This is a very interesting conversation. I personally fall somewhere in between. I think there’s value to the reading kids (and adults!) are doing online. I was disturbed though by the mother who was quoted as saying, “I’m just pleased that she reads something anymore.” This comment is indicative of the throw our hands up kind of approach to parenting that seems so common.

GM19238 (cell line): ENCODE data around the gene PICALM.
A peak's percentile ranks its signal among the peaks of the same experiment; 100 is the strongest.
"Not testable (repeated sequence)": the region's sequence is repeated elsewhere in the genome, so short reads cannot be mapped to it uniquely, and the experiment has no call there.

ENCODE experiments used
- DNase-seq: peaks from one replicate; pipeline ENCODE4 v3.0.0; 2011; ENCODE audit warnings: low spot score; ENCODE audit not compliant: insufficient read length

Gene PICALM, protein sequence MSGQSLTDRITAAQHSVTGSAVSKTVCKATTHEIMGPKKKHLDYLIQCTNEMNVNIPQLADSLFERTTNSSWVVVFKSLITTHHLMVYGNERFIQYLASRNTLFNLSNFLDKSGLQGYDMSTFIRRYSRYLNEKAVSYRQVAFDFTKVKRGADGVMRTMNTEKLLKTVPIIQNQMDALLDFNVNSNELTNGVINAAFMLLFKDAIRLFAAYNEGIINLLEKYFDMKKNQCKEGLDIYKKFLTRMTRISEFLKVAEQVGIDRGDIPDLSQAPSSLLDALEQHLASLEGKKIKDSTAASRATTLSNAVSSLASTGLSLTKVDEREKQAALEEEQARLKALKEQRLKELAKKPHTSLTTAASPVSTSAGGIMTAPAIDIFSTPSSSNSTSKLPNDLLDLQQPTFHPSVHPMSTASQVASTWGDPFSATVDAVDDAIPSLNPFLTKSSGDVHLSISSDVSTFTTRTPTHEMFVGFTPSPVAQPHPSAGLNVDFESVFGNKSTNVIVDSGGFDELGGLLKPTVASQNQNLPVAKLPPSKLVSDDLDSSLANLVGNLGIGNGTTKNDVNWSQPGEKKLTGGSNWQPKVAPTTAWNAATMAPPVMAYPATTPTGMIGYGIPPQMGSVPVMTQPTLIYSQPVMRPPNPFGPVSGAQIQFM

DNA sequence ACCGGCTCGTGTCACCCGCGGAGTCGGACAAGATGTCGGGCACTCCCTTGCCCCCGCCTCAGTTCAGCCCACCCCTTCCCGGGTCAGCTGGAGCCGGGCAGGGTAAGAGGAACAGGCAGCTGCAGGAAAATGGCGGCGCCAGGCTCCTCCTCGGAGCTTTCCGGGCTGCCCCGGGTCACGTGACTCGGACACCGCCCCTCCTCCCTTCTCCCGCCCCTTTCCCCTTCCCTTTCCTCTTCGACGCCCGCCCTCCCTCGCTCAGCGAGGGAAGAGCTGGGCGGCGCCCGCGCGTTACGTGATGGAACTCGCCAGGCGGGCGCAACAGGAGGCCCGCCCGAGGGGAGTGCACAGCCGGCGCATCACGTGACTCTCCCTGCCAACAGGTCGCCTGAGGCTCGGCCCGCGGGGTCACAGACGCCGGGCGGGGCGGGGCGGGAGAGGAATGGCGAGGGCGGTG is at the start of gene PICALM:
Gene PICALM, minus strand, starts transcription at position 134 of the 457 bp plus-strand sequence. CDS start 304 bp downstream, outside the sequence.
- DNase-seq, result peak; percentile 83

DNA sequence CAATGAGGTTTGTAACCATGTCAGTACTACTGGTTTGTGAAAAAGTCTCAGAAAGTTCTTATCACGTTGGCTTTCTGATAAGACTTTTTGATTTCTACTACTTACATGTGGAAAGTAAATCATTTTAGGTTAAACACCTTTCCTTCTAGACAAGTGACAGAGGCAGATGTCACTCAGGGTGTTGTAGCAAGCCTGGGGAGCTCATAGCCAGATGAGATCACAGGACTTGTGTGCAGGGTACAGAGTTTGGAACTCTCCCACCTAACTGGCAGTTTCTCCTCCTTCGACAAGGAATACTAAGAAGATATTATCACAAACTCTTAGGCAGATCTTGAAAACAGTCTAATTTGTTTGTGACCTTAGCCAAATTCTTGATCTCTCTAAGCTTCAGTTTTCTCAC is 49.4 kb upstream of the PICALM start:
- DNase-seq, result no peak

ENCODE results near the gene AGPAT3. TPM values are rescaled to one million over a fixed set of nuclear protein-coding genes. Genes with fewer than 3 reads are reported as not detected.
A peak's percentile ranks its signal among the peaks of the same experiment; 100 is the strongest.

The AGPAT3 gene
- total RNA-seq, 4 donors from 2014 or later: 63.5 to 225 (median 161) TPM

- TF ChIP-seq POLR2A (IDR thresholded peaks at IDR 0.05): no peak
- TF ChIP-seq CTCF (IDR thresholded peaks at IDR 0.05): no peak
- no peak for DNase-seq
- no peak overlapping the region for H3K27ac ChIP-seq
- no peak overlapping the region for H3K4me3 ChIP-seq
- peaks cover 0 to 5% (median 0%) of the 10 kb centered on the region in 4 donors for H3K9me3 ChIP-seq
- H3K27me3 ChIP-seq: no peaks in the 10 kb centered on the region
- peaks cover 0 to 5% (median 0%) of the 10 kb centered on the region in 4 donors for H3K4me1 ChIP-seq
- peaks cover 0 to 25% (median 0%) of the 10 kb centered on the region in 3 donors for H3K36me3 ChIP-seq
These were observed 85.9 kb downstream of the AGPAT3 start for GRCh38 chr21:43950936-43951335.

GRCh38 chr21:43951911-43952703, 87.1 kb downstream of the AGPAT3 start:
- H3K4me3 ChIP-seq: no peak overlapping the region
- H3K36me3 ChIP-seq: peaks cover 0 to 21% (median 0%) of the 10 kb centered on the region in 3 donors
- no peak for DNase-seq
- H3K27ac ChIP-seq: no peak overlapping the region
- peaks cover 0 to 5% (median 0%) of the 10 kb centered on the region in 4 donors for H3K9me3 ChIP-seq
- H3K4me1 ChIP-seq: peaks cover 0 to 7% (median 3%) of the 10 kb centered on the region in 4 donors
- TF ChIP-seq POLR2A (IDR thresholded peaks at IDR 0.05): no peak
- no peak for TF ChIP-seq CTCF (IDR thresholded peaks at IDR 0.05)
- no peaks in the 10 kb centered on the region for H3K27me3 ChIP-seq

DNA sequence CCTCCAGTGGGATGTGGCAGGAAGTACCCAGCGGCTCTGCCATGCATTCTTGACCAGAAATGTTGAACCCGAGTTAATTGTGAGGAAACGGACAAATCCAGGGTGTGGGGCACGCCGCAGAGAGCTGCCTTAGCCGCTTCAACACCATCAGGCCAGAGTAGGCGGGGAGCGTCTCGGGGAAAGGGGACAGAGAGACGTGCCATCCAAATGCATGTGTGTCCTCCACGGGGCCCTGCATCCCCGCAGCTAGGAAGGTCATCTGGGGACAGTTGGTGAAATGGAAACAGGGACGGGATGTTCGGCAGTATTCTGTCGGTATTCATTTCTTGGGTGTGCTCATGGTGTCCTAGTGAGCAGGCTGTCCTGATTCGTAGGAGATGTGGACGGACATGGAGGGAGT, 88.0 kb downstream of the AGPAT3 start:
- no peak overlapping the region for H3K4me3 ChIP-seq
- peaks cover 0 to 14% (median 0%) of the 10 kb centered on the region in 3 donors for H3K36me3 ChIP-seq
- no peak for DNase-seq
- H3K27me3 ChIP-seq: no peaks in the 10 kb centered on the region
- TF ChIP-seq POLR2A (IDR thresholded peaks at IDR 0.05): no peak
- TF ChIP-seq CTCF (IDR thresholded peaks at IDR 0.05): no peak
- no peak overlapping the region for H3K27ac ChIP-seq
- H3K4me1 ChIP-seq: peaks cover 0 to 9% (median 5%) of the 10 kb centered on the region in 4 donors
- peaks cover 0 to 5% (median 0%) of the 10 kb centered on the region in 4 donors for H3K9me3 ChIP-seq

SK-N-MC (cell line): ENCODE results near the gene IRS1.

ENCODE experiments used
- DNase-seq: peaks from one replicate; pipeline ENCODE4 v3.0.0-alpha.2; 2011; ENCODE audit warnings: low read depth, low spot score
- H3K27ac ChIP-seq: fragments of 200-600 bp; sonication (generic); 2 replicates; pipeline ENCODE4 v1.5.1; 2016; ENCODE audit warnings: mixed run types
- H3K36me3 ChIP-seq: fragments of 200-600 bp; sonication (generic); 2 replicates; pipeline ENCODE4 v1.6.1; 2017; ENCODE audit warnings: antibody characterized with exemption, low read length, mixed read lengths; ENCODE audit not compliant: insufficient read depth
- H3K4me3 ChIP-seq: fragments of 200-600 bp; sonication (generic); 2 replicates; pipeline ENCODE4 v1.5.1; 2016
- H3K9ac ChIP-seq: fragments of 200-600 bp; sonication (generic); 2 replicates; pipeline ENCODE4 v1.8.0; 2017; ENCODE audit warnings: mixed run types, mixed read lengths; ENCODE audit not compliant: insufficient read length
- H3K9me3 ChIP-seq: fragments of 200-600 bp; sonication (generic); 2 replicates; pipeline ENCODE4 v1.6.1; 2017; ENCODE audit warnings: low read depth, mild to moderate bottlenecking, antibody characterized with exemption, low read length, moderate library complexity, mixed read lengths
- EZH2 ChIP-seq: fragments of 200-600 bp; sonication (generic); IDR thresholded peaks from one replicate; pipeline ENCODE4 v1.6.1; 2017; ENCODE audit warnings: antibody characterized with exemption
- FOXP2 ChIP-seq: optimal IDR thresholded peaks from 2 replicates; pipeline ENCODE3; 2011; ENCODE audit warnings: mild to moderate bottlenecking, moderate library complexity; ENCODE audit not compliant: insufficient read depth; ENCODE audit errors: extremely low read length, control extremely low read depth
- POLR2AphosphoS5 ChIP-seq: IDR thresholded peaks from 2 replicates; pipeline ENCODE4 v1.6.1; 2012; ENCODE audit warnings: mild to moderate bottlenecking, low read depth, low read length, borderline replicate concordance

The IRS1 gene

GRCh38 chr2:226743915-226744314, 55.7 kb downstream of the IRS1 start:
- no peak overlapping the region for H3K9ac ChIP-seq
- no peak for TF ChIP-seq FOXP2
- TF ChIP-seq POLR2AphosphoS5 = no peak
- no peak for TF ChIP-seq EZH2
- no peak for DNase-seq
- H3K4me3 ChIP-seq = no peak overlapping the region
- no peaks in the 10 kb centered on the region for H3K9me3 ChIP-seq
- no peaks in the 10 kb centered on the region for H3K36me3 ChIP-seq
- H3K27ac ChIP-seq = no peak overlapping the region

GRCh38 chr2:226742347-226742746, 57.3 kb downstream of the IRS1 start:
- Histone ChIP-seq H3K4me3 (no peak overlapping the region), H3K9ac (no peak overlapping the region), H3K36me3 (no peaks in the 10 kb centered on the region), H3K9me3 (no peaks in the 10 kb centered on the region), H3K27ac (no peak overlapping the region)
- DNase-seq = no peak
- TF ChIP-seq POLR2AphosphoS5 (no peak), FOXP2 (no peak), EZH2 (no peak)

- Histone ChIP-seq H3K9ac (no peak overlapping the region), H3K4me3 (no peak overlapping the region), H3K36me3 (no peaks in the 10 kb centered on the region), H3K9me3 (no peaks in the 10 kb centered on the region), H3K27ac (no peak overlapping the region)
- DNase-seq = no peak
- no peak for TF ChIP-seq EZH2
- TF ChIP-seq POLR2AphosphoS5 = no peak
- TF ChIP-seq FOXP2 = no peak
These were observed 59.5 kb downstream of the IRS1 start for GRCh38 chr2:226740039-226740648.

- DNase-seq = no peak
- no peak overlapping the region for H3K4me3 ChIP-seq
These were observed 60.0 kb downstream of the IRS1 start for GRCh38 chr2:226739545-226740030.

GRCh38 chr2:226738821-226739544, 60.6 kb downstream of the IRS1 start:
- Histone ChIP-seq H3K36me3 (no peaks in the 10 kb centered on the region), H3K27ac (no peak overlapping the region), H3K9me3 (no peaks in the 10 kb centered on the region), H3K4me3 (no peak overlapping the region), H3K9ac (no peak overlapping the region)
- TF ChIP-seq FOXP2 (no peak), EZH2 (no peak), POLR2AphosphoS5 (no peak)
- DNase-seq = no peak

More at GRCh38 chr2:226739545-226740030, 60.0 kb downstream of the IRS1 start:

I’d drag my son kicking and screaming to our regular Sundays spent slouched in the comfy chairs at Border’s reading with my little sister, his favorite Aunt. In fact, the first couple of times I kind of did. He wasn’t focused. He kept asking how much longer. I persisted, remained gentle, but firm. My sister and I kept sharing lines we liked and laughing out loud at the parts we thought were funny. (We were all reading Christopher Moore.) We ignored the whining and encouraged the enthusiasm. We, without really planning it out or anything, modeled over and over our enthusiasm for reading. He had nowhere to go to escape the experience. He was stuck. And if you ask him today he’ll tell you, of course–he’s almost 13–that he doesn’t like Sundays spent reading. However, the fact that he can now focus on a book in a crowded room, read for hours at a time, and pose better questions and responses about what he’s reading and that when we’re there he’s smiling, assures me that my inclination that in this instance I’m the parent and I know best is dead on. There’s so much about reading that is a skill that must be learned. It bothers me that as a culture we seem to fear making our kids struggle, do things they perhaps don’t want to do.